Ghost is running...
Your blog is now available on

Okay, now to teach Nginx about it. I created a file in /etc/nginx/sites-available/ that looks like this:

server {
  listen 80;
  listen [::]:80;

  location / {
  proxy_set_header X-Real-IP $remote_addr;
  proxy_set_header HOST $http_host;
  proxy_set_header X-NginX-Proxy true;

  proxy_redirect off;

which essentially tells Nginx to listen on port 80 and forward incoming HTTP requests to which is where our ghost blog is listening.

A convention of Apache and Nginx is to keep two separate directories sites-enabled and sites-available and symlink the sites you want to activate. One advantage of this is you can shut down a misbehaving site by just breaking that symlink.

But we want to activate the site. So I'll do that by creating the symlink and reloading Nginx:

sudo ln -s /etc/nginx/sites-available/ /etc/nginx/sites-enabled/
sudo service nginx reload

So the tricky part here is that I can't just go to and see this new Ghost blog. Remember that the DNS is still pointing to my old host? My A record is pointing to a Dreamhost machine with the Wordpress blog.

DNS for
Record Type Value
www    A

But my new blog will be hosted at which is the IP address of the EC2 instance. And unfortunatly Nginx doesn't let you define a server_name:;

There's three options to get around this:

  1. Update your A record to point to the EC2 instance. But this sends all visitors to the not-yet-complete Ghost blog.
  2. Add another A record for a subdomain. Maybe points to but points to
  3. Modify your HTTP request headers when accessing in a web browser and add in a value for the Host.

Option 1 is bad if you have frequent traffic going to your existing wordpress blog. Option 2 is not a bad one, but you'll need to change your Ghost config.js file so it knows about the subdomain. I actually went with option 3 and found a Chrome extension to modify my headers.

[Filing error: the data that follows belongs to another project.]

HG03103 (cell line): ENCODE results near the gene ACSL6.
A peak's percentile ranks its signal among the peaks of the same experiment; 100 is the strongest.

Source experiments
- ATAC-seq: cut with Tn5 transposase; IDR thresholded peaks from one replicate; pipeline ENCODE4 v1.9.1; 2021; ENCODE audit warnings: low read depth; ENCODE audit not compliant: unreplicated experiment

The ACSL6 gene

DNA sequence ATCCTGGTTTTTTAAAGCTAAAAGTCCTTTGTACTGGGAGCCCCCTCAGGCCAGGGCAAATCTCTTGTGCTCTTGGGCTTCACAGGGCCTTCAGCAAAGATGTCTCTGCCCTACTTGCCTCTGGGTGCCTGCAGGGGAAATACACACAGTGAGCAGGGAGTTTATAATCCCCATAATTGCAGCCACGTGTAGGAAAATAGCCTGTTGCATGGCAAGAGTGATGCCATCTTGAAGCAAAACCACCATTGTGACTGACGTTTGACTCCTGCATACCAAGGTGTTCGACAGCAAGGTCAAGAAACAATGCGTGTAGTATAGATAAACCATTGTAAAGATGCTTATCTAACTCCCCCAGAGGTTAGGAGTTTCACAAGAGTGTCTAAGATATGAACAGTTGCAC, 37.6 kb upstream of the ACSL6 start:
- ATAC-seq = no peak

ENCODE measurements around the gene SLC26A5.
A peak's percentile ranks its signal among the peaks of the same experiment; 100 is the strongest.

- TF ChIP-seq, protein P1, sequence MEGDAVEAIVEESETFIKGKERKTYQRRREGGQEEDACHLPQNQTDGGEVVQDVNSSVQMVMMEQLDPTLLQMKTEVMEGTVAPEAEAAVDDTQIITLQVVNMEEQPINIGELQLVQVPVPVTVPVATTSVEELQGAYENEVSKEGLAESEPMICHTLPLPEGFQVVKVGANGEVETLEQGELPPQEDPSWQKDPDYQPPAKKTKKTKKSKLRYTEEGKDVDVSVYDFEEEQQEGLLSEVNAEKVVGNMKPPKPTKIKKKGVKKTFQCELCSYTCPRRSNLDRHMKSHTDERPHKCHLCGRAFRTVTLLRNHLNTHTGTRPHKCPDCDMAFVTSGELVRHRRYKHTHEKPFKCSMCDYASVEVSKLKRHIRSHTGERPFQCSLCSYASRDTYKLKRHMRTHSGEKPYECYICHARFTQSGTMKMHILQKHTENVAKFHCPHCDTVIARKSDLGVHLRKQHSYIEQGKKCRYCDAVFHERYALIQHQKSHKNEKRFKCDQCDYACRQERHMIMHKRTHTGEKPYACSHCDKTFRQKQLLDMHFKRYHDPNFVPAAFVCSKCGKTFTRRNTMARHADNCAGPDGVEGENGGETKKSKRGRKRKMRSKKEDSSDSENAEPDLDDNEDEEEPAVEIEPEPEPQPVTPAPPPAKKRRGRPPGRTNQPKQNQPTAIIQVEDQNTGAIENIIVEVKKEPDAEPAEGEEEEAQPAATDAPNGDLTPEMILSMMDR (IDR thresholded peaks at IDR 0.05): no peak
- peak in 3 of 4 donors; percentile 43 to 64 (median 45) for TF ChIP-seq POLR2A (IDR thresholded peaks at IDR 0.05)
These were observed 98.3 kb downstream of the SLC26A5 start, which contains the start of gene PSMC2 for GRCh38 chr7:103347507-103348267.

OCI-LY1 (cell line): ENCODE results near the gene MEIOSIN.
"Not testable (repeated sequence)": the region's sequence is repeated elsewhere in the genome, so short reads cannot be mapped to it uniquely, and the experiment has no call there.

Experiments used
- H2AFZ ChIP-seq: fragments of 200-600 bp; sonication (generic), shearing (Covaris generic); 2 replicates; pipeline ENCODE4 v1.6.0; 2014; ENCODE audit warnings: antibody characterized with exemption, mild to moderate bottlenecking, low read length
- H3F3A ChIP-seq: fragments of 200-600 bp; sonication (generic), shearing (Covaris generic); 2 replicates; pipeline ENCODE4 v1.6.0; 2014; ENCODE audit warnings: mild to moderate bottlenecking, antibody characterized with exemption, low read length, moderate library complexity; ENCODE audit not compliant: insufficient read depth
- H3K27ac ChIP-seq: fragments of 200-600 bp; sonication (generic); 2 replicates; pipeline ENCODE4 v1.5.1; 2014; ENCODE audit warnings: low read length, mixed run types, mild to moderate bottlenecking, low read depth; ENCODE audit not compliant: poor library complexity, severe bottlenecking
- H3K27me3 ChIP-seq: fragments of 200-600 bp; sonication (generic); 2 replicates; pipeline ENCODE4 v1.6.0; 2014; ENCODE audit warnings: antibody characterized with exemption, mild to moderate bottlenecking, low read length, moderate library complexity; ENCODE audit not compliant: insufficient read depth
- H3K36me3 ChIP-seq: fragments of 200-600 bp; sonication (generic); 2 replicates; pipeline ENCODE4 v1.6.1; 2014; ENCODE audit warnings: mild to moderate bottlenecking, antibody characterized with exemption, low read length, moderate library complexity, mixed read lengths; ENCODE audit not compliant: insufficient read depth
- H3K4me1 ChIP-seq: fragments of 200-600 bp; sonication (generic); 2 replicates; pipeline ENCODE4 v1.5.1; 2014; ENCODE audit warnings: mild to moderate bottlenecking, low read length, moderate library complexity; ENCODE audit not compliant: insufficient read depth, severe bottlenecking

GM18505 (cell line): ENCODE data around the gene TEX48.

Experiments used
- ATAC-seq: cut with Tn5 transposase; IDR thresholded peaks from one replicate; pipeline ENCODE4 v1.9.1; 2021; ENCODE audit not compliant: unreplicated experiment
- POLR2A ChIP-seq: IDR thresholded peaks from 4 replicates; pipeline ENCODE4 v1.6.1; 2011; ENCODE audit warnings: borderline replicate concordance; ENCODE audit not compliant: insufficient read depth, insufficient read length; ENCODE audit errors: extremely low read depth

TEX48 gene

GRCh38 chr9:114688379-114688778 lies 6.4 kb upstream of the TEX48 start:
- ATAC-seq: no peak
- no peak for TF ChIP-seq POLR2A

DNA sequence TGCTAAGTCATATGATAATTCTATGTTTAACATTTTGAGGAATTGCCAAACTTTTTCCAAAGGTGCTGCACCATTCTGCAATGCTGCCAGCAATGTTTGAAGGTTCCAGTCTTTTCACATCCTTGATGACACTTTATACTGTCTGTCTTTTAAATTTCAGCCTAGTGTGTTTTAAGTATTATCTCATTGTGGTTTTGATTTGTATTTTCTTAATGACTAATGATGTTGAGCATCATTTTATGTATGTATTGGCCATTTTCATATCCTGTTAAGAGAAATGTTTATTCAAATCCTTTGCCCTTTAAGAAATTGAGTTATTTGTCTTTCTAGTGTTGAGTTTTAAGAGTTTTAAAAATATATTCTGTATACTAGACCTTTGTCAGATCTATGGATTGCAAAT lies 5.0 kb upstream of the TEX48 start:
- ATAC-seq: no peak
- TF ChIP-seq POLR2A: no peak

Then I was able to go to and walk through the first-time account setup process like creating a username and password.

Migrating all that data from Wordpress...

The first step is installing the Ghost WordPress plugin on your WordPress blog. Once it's installed you can navigate to the Tools section and click the export button. You'll end up with a (potentially large) wp2ghost_export.json file containing all your posts. You might want to save this file somewhere safe as a restore point if anything crazy happens.

The next step is importing that data to your Ghost blog which is probably empty at this point. If it contains a 'Hello World' post or anything else, that should be fine as well, since importing your data is just adding additional posts to your existing Ghost blog.

I headedad over to the top secret URL at and imported the .json file. Voila! All my wordpress data was now on the ghost blog.

However, there were some small things to fix. For example, the picture captions in Wordpress didn't translate very well onto the new Ghost blog. In fact, as of right now (12/6/2014) Ghost does not support picture captions out of the box. You would have to jury-rig something up yourself if that is important to you. I just went through the ten or so posts I had and manually cleaned up the image captions. If you have more than that you may want to write a script to go through the .json file to clean it up before importing it onto the Ghost blog.